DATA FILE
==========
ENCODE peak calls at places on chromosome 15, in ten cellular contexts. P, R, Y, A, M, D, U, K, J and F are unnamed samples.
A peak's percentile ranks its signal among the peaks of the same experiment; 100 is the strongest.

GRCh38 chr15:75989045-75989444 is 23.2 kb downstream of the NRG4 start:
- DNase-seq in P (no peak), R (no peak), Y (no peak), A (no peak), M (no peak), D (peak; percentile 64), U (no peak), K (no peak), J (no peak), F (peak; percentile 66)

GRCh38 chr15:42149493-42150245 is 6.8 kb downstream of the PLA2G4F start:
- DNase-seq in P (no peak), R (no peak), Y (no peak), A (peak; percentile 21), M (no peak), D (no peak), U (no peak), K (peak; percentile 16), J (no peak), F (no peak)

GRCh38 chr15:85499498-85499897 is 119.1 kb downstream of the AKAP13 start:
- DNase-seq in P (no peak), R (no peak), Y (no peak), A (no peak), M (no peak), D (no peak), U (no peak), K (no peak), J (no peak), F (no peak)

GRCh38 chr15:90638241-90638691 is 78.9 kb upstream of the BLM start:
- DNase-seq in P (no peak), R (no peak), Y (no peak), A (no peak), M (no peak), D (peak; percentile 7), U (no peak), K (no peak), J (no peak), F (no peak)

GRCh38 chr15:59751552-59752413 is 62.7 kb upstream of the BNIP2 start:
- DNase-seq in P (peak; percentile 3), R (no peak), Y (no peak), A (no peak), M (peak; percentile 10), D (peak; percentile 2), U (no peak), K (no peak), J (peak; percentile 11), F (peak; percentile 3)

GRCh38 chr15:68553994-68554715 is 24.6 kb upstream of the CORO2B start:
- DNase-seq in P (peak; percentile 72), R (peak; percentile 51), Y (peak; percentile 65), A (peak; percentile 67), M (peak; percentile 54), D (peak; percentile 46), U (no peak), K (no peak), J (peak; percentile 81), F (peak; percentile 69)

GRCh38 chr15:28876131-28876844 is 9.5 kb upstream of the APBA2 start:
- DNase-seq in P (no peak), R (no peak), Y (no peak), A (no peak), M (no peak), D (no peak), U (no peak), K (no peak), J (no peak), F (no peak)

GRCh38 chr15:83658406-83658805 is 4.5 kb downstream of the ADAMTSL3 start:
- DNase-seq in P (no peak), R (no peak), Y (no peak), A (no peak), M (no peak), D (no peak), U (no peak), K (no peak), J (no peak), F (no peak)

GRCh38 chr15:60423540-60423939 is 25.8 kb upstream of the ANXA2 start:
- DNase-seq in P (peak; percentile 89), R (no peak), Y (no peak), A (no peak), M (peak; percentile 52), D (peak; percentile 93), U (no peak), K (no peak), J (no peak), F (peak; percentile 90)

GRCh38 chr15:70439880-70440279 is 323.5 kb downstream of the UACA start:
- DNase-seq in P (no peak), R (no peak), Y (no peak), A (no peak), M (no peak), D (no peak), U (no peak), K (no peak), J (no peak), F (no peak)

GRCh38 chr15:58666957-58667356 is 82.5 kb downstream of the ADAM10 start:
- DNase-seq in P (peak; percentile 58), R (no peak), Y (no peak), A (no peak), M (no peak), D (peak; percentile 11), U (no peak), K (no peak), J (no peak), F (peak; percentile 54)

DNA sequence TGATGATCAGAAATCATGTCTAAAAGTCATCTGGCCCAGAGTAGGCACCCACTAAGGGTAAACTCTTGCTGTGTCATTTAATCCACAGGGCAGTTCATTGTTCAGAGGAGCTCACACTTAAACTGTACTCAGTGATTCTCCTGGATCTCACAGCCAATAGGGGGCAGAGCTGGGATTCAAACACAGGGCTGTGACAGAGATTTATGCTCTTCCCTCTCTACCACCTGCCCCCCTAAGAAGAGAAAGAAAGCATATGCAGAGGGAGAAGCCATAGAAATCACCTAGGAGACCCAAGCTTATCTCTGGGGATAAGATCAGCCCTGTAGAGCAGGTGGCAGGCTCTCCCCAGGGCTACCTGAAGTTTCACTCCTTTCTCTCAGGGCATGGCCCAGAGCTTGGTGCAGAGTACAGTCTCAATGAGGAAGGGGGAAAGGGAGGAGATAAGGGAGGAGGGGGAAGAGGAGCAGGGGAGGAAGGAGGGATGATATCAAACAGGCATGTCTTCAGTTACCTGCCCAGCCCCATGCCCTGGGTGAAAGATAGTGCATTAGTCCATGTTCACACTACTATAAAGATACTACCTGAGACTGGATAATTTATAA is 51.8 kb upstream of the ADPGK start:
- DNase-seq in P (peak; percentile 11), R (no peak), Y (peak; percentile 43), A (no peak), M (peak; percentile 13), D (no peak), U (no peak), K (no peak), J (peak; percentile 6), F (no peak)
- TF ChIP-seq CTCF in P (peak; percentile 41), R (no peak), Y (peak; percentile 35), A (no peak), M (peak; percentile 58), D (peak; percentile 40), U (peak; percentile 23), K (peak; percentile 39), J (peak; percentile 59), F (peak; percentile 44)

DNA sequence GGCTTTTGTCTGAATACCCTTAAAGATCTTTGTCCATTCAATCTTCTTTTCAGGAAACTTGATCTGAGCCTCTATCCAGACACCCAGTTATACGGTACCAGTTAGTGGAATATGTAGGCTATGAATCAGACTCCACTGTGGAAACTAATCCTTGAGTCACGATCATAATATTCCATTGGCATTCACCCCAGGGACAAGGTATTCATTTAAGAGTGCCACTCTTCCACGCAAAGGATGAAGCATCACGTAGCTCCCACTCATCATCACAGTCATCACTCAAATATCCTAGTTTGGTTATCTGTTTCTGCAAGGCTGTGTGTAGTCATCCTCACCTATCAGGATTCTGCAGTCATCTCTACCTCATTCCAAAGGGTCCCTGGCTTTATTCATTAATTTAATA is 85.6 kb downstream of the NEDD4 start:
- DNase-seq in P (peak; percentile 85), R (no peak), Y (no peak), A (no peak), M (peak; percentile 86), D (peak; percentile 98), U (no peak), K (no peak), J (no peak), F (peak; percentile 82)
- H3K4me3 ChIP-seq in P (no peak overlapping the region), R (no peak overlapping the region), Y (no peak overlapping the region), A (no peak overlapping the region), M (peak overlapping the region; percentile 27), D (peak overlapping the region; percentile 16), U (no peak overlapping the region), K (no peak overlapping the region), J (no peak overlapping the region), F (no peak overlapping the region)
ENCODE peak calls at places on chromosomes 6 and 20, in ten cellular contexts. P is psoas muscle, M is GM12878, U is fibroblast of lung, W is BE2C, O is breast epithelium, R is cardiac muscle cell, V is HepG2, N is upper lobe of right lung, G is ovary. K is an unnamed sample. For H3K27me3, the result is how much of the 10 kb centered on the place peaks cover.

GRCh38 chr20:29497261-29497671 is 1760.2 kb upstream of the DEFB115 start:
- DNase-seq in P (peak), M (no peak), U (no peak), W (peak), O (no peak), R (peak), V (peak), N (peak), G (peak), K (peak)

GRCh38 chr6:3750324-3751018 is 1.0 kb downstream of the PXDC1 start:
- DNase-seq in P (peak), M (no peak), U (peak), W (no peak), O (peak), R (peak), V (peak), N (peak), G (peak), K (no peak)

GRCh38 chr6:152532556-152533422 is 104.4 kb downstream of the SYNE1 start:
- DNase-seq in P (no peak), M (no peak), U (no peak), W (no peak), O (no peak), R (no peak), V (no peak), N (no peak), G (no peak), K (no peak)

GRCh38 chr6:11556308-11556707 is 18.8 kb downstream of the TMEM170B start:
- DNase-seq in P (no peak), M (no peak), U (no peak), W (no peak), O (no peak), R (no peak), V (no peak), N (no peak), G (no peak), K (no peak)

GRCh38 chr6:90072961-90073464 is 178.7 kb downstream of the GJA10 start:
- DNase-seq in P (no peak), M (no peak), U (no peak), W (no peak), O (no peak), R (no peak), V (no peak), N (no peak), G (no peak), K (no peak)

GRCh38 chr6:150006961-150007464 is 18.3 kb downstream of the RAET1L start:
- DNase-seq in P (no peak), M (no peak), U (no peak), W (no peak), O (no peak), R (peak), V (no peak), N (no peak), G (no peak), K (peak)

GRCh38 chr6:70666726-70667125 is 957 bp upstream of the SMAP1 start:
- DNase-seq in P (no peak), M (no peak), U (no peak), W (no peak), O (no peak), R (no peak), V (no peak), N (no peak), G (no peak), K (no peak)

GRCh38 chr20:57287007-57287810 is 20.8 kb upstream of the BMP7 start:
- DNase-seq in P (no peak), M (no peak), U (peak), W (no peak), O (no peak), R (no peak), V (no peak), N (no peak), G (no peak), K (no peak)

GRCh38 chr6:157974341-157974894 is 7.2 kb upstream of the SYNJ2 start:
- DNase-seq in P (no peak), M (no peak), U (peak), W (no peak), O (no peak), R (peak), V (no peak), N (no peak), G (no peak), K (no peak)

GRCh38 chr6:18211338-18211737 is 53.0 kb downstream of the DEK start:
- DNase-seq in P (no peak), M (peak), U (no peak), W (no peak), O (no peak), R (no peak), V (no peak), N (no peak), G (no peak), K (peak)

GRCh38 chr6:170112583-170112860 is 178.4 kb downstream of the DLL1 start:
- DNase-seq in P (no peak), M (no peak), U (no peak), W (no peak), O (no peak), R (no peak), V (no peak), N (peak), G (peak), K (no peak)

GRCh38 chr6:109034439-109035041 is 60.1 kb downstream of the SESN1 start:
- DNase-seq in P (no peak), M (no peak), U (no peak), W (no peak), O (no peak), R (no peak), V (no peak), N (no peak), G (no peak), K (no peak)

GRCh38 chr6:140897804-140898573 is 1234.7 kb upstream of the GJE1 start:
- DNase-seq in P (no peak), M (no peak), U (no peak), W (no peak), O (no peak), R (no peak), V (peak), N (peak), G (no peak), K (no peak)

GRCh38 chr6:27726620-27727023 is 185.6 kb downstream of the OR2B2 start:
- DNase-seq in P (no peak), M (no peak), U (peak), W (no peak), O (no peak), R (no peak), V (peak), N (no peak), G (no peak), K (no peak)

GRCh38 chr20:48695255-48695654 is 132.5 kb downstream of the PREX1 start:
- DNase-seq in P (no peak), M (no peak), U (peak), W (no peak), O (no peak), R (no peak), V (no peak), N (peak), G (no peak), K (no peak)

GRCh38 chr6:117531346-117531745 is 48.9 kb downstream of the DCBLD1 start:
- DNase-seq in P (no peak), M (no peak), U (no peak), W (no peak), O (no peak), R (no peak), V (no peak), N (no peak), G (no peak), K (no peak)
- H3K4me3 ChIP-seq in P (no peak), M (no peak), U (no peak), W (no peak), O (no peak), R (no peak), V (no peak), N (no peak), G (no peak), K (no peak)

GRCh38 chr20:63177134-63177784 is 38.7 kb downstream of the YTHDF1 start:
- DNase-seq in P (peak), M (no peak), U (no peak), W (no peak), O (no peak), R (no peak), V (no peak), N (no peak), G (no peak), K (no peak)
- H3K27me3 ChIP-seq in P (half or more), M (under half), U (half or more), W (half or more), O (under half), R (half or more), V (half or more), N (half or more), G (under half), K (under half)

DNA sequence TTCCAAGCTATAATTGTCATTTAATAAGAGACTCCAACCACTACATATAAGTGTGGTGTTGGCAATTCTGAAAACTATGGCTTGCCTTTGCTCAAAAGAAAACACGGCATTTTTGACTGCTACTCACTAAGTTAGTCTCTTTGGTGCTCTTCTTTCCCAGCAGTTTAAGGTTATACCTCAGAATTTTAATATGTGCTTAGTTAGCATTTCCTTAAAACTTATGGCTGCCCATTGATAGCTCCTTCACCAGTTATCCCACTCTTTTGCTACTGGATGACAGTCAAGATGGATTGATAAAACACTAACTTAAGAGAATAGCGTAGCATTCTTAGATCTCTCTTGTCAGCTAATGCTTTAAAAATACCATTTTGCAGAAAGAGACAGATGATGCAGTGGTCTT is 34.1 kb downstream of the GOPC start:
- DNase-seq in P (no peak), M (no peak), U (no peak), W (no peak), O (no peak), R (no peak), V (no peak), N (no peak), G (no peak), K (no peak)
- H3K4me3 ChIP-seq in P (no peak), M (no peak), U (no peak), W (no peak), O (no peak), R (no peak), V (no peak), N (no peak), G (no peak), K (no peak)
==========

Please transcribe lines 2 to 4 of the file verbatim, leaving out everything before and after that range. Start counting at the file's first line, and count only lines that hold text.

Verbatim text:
A peak's percentile ranks its signal among the peaks of the same experiment; 100 is the strongest.

GRCh38 chr15:75989045-75989444 is 23.2 kb downstream of the NRG4 start:
- DNase-seq in P (no peak), R (no peak), Y (no peak), A (no peak), M (no peak), D (peak; percentile 64), U (no peak), K (no peak), J (no peak), F (peak; percentile 66)